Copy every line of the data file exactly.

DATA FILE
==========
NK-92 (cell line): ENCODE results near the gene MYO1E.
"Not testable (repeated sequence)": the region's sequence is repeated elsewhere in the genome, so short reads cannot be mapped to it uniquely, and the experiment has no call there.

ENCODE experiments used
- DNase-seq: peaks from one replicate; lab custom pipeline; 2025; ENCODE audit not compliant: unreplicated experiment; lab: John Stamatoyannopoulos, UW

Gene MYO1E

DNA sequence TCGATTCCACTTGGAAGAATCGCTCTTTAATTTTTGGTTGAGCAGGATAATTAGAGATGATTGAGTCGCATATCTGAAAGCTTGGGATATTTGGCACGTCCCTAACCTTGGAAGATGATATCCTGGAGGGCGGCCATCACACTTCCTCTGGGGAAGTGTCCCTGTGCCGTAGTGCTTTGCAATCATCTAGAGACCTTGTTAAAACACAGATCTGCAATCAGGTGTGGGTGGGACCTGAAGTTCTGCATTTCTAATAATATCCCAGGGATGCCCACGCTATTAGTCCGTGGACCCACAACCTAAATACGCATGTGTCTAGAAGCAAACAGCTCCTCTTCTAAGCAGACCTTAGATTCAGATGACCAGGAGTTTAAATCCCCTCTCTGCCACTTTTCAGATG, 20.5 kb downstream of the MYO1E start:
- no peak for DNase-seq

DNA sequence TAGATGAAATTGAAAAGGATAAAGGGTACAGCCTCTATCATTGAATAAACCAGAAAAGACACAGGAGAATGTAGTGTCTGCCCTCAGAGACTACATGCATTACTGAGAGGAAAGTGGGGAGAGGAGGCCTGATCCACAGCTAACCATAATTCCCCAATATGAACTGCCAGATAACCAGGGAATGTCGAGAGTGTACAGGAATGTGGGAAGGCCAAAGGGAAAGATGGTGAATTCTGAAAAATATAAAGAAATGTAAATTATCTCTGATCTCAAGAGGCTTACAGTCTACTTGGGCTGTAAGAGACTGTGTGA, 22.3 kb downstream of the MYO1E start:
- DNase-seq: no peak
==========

NK-92 (cell line): ENCODE results near the gene MYO1E.
"Not testable (repeated sequence)": the region's sequence is repeated elsewhere in the genome, so short reads cannot be mapped to it uniquely, and the experiment has no call there.

ENCODE experiments used
- DNase-seq: peaks from one replicate; lab custom pipeline; 2025; ENCODE audit not compliant: unreplicated experiment; lab: John Stamatoyannopoulos, UW

Gene MYO1E

DNA sequence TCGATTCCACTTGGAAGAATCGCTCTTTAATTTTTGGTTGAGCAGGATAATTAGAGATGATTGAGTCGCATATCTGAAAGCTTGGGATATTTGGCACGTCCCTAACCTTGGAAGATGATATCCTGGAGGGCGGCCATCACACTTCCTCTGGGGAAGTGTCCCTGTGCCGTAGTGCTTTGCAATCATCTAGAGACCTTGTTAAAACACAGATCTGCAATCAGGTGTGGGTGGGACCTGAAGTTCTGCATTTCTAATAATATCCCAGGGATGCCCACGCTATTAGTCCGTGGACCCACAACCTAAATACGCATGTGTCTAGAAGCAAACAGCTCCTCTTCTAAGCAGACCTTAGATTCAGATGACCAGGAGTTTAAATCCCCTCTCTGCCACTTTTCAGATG, 20.5 kb downstream of the MYO1E start:
- no peak for DNase-seq

DNA sequence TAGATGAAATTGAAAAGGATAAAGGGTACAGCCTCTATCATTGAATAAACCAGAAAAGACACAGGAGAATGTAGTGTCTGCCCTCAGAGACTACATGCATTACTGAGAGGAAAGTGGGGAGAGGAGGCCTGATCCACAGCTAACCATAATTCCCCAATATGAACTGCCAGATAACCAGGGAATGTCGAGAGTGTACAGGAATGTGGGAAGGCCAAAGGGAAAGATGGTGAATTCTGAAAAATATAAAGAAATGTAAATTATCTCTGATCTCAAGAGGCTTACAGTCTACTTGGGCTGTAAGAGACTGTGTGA, 22.3 kb downstream of the MYO1E start:
- DNase-seq: no peak